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Holt, Karen M., Ph.D.
Assistant Professor, School of Criminal Justice

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Dr. Holt is an Assistant Professor in the School of Criminal Justice at Michigan State University. She earned her Ph.D. in 2015 from John Jay College of Criminal Justice in New York City. While at John Jay, she was involved in a collaborative project with the Federal Bureau of Investigation where she conducted research on homicides and sexual violence using F.B.I. case files submitted by the Behavioral Analysis Unit. She has examined sexual abuse in the Catholic Church and sexual victimization among traditionally stigmatized populations.  She is the Criminal Justice faculty advisor to the Strengthening Teen Relationships and Inspiring Valuable Experiences (STRIVE) program, which is a mentorship program for juveniles who have committed a sexual offense.  Her research focuses on sexual deviance and offending, deviance and identity, and sexual victimization. Her work has been published in Sexual Abuse: A Journal of Research and Treatment and Deviant Behavior.

Select Publications

  • Holt, K. (Forthcoming). Violations of Consent and Retaliatory Justice in the BDSM Community. In J.D. Stein (ed.) Asking for It: An Anthology of Consent. Riverdale Avenue Books.
  • Holt, K. (2016). Blacklisted: Boundaries, Violations, and Retaliatory Behavior in the BDSM Community. Deviant Behavior, DOI:10.1080/01639625.2016.1156982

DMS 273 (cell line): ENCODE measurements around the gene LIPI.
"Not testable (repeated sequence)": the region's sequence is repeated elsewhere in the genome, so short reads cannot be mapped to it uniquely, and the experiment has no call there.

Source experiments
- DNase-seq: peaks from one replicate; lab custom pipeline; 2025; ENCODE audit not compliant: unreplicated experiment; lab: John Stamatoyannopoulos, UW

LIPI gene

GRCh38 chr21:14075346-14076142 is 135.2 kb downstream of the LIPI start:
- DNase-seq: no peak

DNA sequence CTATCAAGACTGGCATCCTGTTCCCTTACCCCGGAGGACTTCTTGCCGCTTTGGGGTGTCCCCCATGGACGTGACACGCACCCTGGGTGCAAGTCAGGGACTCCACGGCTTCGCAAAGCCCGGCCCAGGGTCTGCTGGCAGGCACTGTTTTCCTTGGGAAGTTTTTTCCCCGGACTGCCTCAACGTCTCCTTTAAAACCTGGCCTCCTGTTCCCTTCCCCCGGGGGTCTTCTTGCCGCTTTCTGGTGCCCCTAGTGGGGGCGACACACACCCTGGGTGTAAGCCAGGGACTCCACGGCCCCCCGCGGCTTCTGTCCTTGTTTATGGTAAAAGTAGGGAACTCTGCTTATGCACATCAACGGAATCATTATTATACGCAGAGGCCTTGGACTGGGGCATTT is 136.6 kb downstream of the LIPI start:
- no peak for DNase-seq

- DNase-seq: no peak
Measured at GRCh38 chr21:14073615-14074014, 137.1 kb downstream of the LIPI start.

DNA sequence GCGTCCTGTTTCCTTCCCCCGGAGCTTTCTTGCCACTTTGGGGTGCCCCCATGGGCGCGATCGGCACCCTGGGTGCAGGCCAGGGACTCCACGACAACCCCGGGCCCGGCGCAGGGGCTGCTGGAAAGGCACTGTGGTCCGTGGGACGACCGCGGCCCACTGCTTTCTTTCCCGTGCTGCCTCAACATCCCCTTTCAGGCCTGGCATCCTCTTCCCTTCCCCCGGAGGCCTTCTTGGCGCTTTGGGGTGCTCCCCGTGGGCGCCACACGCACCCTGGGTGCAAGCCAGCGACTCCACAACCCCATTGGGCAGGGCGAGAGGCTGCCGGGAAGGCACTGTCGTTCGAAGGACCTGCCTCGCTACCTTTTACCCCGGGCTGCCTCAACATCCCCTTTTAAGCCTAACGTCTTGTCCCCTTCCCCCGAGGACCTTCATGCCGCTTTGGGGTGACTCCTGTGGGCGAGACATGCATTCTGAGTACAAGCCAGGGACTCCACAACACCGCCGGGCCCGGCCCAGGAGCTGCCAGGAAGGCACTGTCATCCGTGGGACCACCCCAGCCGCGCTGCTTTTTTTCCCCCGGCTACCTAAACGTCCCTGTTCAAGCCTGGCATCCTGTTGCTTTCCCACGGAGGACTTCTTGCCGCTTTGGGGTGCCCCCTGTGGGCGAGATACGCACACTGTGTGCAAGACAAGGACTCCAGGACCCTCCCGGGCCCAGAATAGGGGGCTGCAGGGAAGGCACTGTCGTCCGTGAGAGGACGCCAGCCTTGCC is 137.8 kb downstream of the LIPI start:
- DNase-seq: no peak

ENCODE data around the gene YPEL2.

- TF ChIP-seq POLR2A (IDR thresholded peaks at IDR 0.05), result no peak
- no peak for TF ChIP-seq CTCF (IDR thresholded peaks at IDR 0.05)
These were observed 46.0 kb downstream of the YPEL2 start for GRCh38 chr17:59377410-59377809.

• Holt, K. (2014). “Sadism and masochism.” In Copes, H. & Forsyth, C. (eds). The encyclopedia of social deviance. Sage Publications.
  • Holt, K. (2014). “Fetishes.” In Copes, H. & Forsyth, C. (eds). The encyclopedia of social deviance. Sage Publications.
  • Holt, K. & Massey, C. (2013). Sexual preference or opportunity: An examination of situational factors by gender of victims of clergy abuse. Sexual Abuse: A Journal of Research and Treatment. DOI 10.1177/1079063211425690

About RCGV

MSU’s Research Consortium on Gender-Based Violence faculty and staff are dedicated to research and outreach initiatives related to ending and preventing gender-based violence and improving the community response to survivors. RCGV faculty are committed to mentoring the next generation of gender-based violence researchers by providing substantial educational and employment opportunities to undergraduate and graduate students.

Gender-based violence (GBV) is a significant and widespread social problem internationally, devastating adults, children, families and societies across the globe. It includes any form of harm that is both a consequence and cause of gender power inequities. It can be physical, psychological, sexual, economic, or sociocultural, and includes but is not limited to sexual abuse, rape, intimate partner abuse, incest, sexual harassment, stalking, femicide, trafficking, gendered hate crimes and dowry abuse. Gender-based violence intersects with race-based, class-based or religiously oppressive forms of abuse, and cross-cuts many other social problems (e.g., poverty, substance abuse, mental and physical health, crime).

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